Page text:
Commentary: Chicago bicyclists, police yourselves
Though Mayor Rahm Emanuel is crowing about Chicago being named America's most bike-friendly city, I don't think it's a big deal. If we gave bank robbers a pass from prosecution, Chicago might be named the friendliest city to bank robbers, too.
New York, the former title holder, was competing with one arm tied behind its back. Its cops ticket bicyclists for running a red light or blowing through a stop sign. I have witnessed that there.
Here, I live around the corner from Wells Street, with its heavily traveled bike lanes. Yet I've never seen a cop pull over a bicyclist who pedaled right through a nearby stop sign, and there are plenty. I've yet to see a biker ticketed for running a red light, a common sight anywhere in Chicago.
To be fair to other cities, "Bicycling" magazine should have put Chicago in a special category: "For cities that wink at bikers' traffic violations." That would have allowed San Francisco (second place), Portland, Ore. (third place) New York (fourth place), Seattle (fifth place) Washington, D.C. (eighth place) and Cambridge, Mass. (ninth place) to compete in a category for cities that hold bikers to the same standards as motorists. Such as not going the wrong way down a one-way street, like the one I look down upon to see bikes going west past a traffic sign with an arrow pointing east.
For the full article go here: http://www.chicagotribune.com/news/opinion/commentary/ct-bike-award...
I wonder how many times the author has seen cops ticket motorists for blocking the bike lane, illegal u-turns, un-signaled turns and lane changes, entering intersections late and/or running red lights...
I suspect that he conveniently fails to notice those.
...failing to stop for pedestrians, blocking the box...
I literally saved a woman's life last night on Damen at Milwaukee/North. Wasn't riding, so started walking across Damen a few seconds after the light turned green. Woman ahead of me was looking straight ahead and didn't see the car that ran the red and was coming directly at her. Yelled watch out repeatedly until she stopped and the driver continued to speed past her without even slowing down. Based on this one incident, should pedestrians be responsible for policing themselves while obeying the rules of the road? I mean it's not like the person stepping on the gas in a 2 ton vehicle is was more likely to do damage. Cars, pedestrians, bikes are basically the same weight, velocity, reinforced material…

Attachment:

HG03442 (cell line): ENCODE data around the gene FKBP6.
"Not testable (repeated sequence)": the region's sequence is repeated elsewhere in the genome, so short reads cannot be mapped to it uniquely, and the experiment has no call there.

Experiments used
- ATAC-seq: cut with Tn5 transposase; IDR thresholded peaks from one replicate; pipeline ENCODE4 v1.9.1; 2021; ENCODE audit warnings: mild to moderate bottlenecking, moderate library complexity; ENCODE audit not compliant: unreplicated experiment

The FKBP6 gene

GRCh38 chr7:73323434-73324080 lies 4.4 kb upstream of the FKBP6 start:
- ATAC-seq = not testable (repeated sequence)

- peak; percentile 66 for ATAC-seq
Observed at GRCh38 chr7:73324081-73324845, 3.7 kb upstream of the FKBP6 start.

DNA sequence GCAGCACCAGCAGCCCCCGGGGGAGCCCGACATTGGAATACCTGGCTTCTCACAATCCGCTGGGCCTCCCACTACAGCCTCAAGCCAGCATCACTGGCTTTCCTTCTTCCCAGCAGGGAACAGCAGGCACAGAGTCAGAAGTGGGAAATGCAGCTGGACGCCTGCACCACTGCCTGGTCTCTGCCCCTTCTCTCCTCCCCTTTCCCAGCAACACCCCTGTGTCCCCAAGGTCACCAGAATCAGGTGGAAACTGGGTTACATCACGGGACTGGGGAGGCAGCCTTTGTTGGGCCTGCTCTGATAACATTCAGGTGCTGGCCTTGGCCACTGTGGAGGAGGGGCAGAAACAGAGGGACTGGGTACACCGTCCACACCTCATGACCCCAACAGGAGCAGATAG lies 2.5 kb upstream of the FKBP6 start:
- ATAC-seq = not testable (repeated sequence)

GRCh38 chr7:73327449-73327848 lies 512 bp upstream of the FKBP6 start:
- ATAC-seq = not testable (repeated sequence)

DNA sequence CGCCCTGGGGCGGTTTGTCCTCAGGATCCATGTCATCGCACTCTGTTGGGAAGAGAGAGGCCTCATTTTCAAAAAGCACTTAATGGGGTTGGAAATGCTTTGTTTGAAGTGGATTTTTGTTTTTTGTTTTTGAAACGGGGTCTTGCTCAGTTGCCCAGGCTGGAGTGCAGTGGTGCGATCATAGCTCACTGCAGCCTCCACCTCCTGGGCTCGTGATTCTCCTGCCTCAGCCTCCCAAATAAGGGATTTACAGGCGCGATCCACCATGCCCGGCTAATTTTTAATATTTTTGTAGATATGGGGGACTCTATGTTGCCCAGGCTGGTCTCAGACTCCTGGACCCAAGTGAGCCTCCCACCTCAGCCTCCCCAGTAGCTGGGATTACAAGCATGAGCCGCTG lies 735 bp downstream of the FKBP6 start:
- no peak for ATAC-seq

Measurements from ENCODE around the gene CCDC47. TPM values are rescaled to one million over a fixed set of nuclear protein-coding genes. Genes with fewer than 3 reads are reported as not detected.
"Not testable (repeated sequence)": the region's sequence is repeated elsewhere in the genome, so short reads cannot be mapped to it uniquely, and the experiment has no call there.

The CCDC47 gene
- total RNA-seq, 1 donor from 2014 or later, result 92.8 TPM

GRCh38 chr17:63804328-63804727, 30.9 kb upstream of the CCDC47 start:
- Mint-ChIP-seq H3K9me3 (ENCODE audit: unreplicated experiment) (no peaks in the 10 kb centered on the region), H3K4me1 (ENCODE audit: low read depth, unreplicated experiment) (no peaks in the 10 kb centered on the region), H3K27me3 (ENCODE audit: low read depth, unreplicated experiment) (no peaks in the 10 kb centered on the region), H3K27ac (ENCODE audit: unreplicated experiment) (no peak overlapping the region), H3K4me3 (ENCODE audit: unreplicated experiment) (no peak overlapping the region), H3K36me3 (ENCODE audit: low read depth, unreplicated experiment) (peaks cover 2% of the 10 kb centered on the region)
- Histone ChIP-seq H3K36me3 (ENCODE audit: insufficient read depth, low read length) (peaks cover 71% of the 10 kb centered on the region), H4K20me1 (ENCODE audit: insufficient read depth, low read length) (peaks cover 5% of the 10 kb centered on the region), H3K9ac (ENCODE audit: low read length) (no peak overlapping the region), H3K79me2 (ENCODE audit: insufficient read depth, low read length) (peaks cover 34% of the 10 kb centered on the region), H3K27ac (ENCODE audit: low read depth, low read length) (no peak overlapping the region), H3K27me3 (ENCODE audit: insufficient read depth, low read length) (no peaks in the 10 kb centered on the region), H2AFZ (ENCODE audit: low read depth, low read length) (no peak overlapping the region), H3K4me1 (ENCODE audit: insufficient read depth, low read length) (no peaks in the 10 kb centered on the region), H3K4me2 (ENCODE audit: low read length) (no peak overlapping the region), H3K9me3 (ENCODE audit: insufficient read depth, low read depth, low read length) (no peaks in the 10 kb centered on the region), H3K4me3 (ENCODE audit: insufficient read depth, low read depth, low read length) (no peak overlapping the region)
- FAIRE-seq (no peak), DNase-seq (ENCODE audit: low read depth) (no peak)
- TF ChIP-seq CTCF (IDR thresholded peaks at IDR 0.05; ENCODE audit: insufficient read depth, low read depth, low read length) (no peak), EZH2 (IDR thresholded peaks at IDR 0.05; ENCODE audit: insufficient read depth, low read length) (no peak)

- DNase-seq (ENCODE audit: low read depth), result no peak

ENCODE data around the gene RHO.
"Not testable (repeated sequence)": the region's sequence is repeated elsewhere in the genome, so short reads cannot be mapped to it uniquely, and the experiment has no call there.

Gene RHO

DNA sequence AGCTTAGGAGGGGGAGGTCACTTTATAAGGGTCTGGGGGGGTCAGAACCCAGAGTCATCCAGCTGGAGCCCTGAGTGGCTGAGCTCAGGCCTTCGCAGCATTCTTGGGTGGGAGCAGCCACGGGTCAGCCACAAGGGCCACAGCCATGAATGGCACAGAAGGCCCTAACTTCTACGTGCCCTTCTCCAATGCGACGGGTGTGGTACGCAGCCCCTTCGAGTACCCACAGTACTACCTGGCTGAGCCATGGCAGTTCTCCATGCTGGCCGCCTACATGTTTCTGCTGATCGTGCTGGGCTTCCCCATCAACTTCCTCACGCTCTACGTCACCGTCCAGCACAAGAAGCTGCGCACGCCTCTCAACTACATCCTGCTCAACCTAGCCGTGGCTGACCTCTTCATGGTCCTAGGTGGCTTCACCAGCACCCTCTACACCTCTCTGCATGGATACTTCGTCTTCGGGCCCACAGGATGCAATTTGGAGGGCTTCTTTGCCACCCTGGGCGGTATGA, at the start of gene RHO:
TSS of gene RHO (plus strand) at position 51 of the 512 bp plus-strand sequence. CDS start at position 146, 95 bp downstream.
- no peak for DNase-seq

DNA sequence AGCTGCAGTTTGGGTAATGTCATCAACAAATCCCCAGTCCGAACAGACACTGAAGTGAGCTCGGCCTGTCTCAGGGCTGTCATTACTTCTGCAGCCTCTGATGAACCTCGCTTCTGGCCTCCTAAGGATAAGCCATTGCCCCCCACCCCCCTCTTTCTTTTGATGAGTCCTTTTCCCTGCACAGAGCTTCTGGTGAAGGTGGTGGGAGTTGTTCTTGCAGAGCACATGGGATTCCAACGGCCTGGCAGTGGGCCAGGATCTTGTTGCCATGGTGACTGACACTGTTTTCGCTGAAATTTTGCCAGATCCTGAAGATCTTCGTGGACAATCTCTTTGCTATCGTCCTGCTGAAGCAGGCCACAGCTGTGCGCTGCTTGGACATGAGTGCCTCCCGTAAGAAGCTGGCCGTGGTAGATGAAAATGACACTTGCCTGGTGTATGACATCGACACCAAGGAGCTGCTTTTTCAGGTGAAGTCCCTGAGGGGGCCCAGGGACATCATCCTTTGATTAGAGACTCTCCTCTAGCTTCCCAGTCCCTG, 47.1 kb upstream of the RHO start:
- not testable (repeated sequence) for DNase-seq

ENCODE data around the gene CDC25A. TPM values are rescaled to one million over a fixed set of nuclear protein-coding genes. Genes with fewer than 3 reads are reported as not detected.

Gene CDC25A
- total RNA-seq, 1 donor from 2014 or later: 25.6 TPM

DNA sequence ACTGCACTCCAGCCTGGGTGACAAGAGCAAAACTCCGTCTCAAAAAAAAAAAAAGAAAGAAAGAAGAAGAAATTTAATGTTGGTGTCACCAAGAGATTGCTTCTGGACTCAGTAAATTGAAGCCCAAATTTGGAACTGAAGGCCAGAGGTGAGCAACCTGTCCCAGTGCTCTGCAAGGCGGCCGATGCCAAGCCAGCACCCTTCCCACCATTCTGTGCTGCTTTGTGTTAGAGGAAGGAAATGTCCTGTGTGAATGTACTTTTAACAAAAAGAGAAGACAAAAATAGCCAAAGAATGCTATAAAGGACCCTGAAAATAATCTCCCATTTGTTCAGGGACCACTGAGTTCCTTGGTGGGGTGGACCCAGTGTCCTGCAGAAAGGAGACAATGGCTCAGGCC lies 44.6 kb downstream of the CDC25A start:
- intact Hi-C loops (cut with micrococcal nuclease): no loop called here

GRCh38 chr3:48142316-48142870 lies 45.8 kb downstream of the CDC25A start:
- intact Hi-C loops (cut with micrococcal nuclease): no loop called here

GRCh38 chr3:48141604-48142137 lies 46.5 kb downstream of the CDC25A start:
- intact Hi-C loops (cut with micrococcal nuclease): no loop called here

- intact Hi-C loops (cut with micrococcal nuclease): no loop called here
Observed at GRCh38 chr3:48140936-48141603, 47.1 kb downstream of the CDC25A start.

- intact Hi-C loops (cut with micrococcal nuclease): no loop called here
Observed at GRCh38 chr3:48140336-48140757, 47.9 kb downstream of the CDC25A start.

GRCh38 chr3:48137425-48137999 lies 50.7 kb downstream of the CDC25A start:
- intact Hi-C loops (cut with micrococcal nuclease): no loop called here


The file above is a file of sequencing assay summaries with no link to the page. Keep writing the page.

I hope she appreciates what you did for her
She did. I had my headphone on, so I wasn't even sure if I was saying it out loud or just in my head until after she stopped. Automatically felt the need to apologize to her for yelling. She realized how close it was and turned to thank me. So much more on edge now, even off my bike.
I couldn't resist posting a comment. I did so as follows under the Moniker of Pedalboy:
Really? Ron, you want to open up the tired nonsense about having seen a cyclist breaking the law now? At this time? After a tragic year where we have seen cyclists killed by vehicles all over the city? Yes, there are cyclists who break the law and many of those cyclists take their lives in their own hands. I make no excuse for them. They are a minority like the drivers (I drive a car and ride a bike) who do not stop, who speed, who play with their phones, who ignore cyclists and pedestrians. I know better than to lump you (who I am sure is an excellent driver) with them. How dare you lump me with your imaginary scourges of the streets. How dare you raise this on the day when cyclists will memorialize a poor girl who was killed by a truck while lawfully riding on a street that is commonly used by cyclists. Should we all lawfully use the streets? Yes. That was pretty easy. Now how about you attack a hard problem...keeping the streets of the City of Chicago safe for all users. I'll wait.
If we got all the cyclists off of the streets, traffic would be as unfettered and safe everywhere as it is on the expressways...